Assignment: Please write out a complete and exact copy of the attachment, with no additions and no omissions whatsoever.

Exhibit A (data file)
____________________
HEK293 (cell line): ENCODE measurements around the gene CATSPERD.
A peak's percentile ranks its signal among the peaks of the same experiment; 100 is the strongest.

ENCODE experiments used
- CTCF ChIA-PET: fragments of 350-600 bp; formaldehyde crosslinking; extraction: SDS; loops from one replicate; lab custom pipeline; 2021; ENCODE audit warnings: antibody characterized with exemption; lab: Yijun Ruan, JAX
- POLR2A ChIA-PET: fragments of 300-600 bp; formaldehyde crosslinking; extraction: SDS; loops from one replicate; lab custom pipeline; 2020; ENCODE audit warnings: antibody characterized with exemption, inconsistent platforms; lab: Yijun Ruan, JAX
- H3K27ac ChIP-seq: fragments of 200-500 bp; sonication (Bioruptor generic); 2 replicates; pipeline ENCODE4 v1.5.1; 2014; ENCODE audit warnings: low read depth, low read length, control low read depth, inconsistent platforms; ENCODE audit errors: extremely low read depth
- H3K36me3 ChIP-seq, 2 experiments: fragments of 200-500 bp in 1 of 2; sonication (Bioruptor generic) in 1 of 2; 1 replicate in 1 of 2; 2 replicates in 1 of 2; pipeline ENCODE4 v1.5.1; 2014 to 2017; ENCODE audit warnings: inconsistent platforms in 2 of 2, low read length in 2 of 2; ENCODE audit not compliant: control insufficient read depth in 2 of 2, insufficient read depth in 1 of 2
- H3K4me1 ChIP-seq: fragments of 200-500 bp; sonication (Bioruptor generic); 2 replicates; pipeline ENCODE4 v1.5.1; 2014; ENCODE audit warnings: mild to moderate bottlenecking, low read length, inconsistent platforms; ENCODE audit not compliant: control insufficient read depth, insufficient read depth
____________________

HEK293 (cell line): ENCODE measurements around the gene CATSPERD.
A peak's percentile ranks its signal among the peaks of the same experiment; 100 is the strongest.

ENCODE experiments used
- CTCF ChIA-PET: fragments of 350-600 bp; formaldehyde crosslinking; extraction: SDS; loops from one replicate; lab custom pipeline; 2021; ENCODE audit warnings: antibody characterized with exemption; lab: Yijun Ruan, JAX
- POLR2A ChIA-PET: fragments of 300-600 bp; formaldehyde crosslinking; extraction: SDS; loops from one replicate; lab custom pipeline; 2020; ENCODE audit warnings: antibody characterized with exemption, inconsistent platforms; lab: Yijun Ruan, JAX
- H3K27ac ChIP-seq: fragments of 200-500 bp; sonication (Bioruptor generic); 2 replicates; pipeline ENCODE4 v1.5.1; 2014; ENCODE audit warnings: low read depth, low read length, control low read depth, inconsistent platforms; ENCODE audit errors: extremely low read depth
- H3K36me3 ChIP-seq, 2 experiments: fragments of 200-500 bp in 1 of 2; sonication (Bioruptor generic) in 1 of 2; 1 replicate in 1 of 2; 2 replicates in 1 of 2; pipeline ENCODE4 v1.5.1; 2014 to 2017; ENCODE audit warnings: inconsistent platforms in 2 of 2, low read length in 2 of 2; ENCODE audit not compliant: control insufficient read depth in 2 of 2, insufficient read depth in 1 of 2
- H3K4me1 ChIP-seq: fragments of 200-500 bp; sonication (Bioruptor generic); 2 replicates; pipeline ENCODE4 v1.5.1; 2014; ENCODE audit warnings: mild to moderate bottlenecking, low read length, inconsistent platforms; ENCODE audit not compliant: control insufficient read depth, insufficient read depth